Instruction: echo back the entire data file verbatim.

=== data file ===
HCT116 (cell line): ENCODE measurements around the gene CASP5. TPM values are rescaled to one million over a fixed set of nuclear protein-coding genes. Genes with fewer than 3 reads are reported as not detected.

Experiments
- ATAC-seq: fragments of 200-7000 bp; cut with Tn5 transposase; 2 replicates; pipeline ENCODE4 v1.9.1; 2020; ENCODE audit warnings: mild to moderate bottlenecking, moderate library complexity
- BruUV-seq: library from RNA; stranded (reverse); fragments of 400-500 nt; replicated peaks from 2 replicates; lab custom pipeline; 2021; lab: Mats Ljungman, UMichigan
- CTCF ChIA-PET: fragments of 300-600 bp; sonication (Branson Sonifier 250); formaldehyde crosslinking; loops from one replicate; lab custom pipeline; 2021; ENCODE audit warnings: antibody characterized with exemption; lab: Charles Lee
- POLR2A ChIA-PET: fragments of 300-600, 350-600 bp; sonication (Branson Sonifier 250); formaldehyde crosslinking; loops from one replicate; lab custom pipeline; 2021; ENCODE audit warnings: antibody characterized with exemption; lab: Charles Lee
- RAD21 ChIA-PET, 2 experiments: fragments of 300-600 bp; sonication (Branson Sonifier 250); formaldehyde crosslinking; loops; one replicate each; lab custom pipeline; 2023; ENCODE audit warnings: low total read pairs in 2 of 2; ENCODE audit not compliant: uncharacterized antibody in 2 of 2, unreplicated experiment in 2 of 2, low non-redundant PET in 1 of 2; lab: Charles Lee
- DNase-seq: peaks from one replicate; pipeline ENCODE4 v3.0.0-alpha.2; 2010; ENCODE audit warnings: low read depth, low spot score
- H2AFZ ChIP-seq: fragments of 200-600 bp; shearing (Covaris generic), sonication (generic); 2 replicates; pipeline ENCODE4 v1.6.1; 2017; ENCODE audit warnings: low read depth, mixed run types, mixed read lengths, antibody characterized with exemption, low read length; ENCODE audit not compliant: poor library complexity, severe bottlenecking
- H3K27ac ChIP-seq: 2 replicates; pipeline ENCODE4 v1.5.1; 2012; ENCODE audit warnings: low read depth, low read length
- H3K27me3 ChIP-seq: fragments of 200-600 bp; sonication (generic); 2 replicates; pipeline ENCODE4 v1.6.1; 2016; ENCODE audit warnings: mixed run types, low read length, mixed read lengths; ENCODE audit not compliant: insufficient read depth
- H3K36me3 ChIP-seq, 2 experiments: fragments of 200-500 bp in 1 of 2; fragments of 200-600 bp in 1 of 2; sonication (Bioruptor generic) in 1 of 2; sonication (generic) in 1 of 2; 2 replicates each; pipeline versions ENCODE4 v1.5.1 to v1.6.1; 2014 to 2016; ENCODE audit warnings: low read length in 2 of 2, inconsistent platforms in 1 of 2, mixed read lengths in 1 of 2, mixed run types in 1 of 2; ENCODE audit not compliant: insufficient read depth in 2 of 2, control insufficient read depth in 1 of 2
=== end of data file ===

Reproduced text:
HCT116 (cell line): ENCODE measurements around the gene CASP5. TPM values are rescaled to one million over a fixed set of nuclear protein-coding genes. Genes with fewer than 3 reads are reported as not detected.

Experiments
- ATAC-seq: fragments of 200-7000 bp; cut with Tn5 transposase; 2 replicates; pipeline ENCODE4 v1.9.1; 2020; ENCODE audit warnings: mild to moderate bottlenecking, moderate library complexity
- BruUV-seq: library from RNA; stranded (reverse); fragments of 400-500 nt; replicated peaks from 2 replicates; lab custom pipeline; 2021; lab: Mats Ljungman, UMichigan
- CTCF ChIA-PET: fragments of 300-600 bp; sonication (Branson Sonifier 250); formaldehyde crosslinking; loops from one replicate; lab custom pipeline; 2021; ENCODE audit warnings: antibody characterized with exemption; lab: Charles Lee
- POLR2A ChIA-PET: fragments of 300-600, 350-600 bp; sonication (Branson Sonifier 250); formaldehyde crosslinking; loops from one replicate; lab custom pipeline; 2021; ENCODE audit warnings: antibody characterized with exemption; lab: Charles Lee
- RAD21 ChIA-PET, 2 experiments: fragments of 300-600 bp; sonication (Branson Sonifier 250); formaldehyde crosslinking; loops; one replicate each; lab custom pipeline; 2023; ENCODE audit warnings: low total read pairs in 2 of 2; ENCODE audit not compliant: uncharacterized antibody in 2 of 2, unreplicated experiment in 2 of 2, low non-redundant PET in 1 of 2; lab: Charles Lee
- DNase-seq: peaks from one replicate; pipeline ENCODE4 v3.0.0-alpha.2; 2010; ENCODE audit warnings: low read depth, low spot score
- H2AFZ ChIP-seq: fragments of 200-600 bp; shearing (Covaris generic), sonication (generic); 2 replicates; pipeline ENCODE4 v1.6.1; 2017; ENCODE audit warnings: low read depth, mixed run types, mixed read lengths, antibody characterized with exemption, low read length; ENCODE audit not compliant: poor library complexity, severe bottlenecking
- H3K27ac ChIP-seq: 2 replicates; pipeline ENCODE4 v1.5.1; 2012; ENCODE audit warnings: low read depth, low read length
- H3K27me3 ChIP-seq: fragments of 200-600 bp; sonication (generic); 2 replicates; pipeline ENCODE4 v1.6.1; 2016; ENCODE audit warnings: mixed run types, low read length, mixed read lengths; ENCODE audit not compliant: insufficient read depth
- H3K36me3 ChIP-seq, 2 experiments: fragments of 200-500 bp in 1 of 2; fragments of 200-600 bp in 1 of 2; sonication (Bioruptor generic) in 1 of 2; sonication (generic) in 1 of 2; 2 replicates each; pipeline versions ENCODE4 v1.5.1 to v1.6.1; 2014 to 2016; ENCODE audit warnings: low read length in 2 of 2, inconsistent platforms in 1 of 2, mixed read lengths in 1 of 2, mixed run types in 1 of 2; ENCODE audit not compliant: insufficient read depth in 2 of 2, control insufficient read depth in 1 of 2